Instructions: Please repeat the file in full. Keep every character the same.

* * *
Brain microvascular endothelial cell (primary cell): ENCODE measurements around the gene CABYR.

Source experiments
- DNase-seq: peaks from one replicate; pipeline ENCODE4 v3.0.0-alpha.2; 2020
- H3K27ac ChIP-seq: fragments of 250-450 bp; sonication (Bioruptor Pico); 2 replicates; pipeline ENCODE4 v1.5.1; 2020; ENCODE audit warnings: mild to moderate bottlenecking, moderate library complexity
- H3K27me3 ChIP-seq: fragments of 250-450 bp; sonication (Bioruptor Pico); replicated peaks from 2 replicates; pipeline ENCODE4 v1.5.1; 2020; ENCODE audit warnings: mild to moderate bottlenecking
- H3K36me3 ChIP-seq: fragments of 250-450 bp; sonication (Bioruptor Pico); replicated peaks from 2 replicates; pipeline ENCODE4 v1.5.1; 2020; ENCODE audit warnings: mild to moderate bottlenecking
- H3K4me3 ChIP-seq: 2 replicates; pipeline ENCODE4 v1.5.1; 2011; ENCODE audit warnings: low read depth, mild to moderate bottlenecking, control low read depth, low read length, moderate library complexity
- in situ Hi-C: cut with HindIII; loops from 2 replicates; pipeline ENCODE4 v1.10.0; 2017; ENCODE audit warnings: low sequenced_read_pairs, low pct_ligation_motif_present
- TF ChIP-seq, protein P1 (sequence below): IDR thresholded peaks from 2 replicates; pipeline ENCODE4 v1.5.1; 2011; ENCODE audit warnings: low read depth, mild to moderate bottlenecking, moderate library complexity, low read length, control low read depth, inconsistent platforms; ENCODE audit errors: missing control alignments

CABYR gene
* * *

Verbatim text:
Brain microvascular endothelial cell (primary cell): ENCODE measurements around the gene CABYR.

Source experiments
- DNase-seq: peaks from one replicate; pipeline ENCODE4 v3.0.0-alpha.2; 2020
- H3K27ac ChIP-seq: fragments of 250-450 bp; sonication (Bioruptor Pico); 2 replicates; pipeline ENCODE4 v1.5.1; 2020; ENCODE audit warnings: mild to moderate bottlenecking, moderate library complexity
- H3K27me3 ChIP-seq: fragments of 250-450 bp; sonication (Bioruptor Pico); replicated peaks from 2 replicates; pipeline ENCODE4 v1.5.1; 2020; ENCODE audit warnings: mild to moderate bottlenecking
- H3K36me3 ChIP-seq: fragments of 250-450 bp; sonication (Bioruptor Pico); replicated peaks from 2 replicates; pipeline ENCODE4 v1.5.1; 2020; ENCODE audit warnings: mild to moderate bottlenecking
- H3K4me3 ChIP-seq: 2 replicates; pipeline ENCODE4 v1.5.1; 2011; ENCODE audit warnings: low read depth, mild to moderate bottlenecking, control low read depth, low read length, moderate library complexity
- in situ Hi-C: cut with HindIII; loops from 2 replicates; pipeline ENCODE4 v1.10.0; 2017; ENCODE audit warnings: low sequenced_read_pairs, low pct_ligation_motif_present
- TF ChIP-seq, protein P1 (sequence below): IDR thresholded peaks from 2 replicates; pipeline ENCODE4 v1.5.1; 2011; ENCODE audit warnings: low read depth, mild to moderate bottlenecking, moderate library complexity, low read length, control low read depth, inconsistent platforms; ENCODE audit errors: missing control alignments

CABYR gene